The cities and towns in Iowa have their own nicknames, likely none of which truly identify the soul of their city. I don’t know, let’s have a look.


Fort Madison, Iowa, is known as Pen City, which would be perfectly apt if the entire city – or even just a building or two – was constructed out of pens. Sadly, this is not the case. Fort Madison is the hometown for Sheaffer Pens though, which employed much of the town after its founding in 1912. But the company up and split for Shelton, Connecticut, leaving Fort Madison pen-less.

Well, almost. There’s still that other pen – the Iowa State Penitentiary, the most nefariously tough maximum security prison in the state. I’m not certain if this is the means by which Fort Madison residents wish to be identified, but for now, this is the pen they get. Read more…

Day 241: A Brief History Of The CFL

Despite my geographical position in one of the most tundra-ish of Canadian cities, I have found that the majority of my readers are located in the United States. I have also found that I possess a dependable disinterest for Canadian football, opting each and every Sunday (Grey Cup Sunday included) to watch NFL games instead. For me, the players are better, the game is more strategic and interesting, and the rules make more sense.

Nevertheless, Ms. Wiki decided to send me on a post route deep into the secondary of the CFL this morning, so it is for my home and native land that I pen this kilograph. Apologies to my fellow countrymen and countrywomen if I come off sounding a little bit cynical.

The history of football can appear deceiving. We are six months removed from the 46th Super Bowl, yet the 100th Grey Cup (the CFL championship) is right around the corner. Yet the game of football as we know it – at least in these two countries – was invented in America, right? So how could this be?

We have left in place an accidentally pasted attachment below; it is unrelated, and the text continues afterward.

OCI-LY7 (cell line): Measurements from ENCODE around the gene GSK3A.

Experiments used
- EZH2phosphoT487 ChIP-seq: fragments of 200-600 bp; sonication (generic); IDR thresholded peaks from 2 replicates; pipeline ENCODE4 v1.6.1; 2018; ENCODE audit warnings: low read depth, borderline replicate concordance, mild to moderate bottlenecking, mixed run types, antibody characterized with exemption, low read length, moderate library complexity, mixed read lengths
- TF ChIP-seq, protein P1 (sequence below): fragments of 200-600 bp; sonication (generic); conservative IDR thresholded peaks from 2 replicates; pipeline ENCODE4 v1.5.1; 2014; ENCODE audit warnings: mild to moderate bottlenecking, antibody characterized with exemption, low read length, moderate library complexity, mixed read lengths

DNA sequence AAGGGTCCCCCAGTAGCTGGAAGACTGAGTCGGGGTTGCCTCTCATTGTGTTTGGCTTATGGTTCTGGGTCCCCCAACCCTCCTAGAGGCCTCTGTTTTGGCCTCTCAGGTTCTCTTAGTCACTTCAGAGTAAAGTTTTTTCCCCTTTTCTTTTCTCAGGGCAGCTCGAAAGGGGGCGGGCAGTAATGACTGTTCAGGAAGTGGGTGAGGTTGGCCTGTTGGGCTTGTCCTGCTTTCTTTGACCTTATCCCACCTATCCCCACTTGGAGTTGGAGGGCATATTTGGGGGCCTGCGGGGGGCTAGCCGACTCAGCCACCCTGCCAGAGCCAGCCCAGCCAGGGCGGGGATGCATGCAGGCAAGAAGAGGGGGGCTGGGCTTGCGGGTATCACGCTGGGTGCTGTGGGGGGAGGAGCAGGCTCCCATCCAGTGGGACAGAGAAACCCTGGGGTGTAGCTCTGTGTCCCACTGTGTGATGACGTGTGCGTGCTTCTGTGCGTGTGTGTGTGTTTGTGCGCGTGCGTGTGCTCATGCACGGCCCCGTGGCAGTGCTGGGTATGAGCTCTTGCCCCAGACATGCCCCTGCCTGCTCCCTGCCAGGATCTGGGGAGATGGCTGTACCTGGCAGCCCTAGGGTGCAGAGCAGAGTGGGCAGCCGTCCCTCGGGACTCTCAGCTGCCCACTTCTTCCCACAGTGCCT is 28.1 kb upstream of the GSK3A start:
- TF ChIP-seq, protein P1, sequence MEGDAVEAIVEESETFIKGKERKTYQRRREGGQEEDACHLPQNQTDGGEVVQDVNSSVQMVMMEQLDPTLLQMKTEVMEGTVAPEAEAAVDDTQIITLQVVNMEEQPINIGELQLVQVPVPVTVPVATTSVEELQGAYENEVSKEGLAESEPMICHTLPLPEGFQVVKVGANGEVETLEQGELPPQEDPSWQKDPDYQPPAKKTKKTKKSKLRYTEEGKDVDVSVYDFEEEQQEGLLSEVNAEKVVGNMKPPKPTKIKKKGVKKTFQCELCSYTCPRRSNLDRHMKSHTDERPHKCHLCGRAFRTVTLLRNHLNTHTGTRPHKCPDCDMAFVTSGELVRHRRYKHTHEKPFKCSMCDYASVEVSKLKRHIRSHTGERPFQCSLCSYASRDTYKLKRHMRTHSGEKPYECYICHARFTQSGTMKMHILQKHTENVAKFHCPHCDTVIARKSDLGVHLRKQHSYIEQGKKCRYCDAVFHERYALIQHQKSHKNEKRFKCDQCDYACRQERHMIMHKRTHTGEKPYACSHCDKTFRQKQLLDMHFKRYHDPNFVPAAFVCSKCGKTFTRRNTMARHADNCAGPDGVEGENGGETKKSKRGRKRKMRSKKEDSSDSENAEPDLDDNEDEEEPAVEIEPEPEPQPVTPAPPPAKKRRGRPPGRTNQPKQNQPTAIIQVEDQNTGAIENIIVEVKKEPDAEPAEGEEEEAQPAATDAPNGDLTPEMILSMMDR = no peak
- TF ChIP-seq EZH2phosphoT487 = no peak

No, it’s rugby.

Oh. Well, shit.

Rugby-inspired football was actually first played by a British Army garrison in Montreal in the 1860s, and soon spread all over Canada. Okay, ‘all over’ Canada refers mainly to Ontario and Quebec; I think the rest of the country was busy trading beaver pelts and trying not to die of exposure to cold to put together a competitive rugby team. But the Canadian Rugby Union called the shots for every league and every team that mattered in the late 1800s.

The reason the CFL plays with 110 yards is because that’s actually correct. When the game was brought over the border to Harvard, they didn’t have a field large enough to host a proper game of rugby football, so they set their size at 100 yards, with less width and tinier end zones. The field size also explains the American reduction to 11 players per side, as opposed to 15 for Canadian (which dropped to 12 as the rules changed) – there just wasn’t room. The Americans also upped the number of downs to four from three because they wanted to see more offense.

This blows my mind a little. I grew up thinking that Canadian football was a bastardized form of the American game, when in fact the opposite is true. Read more…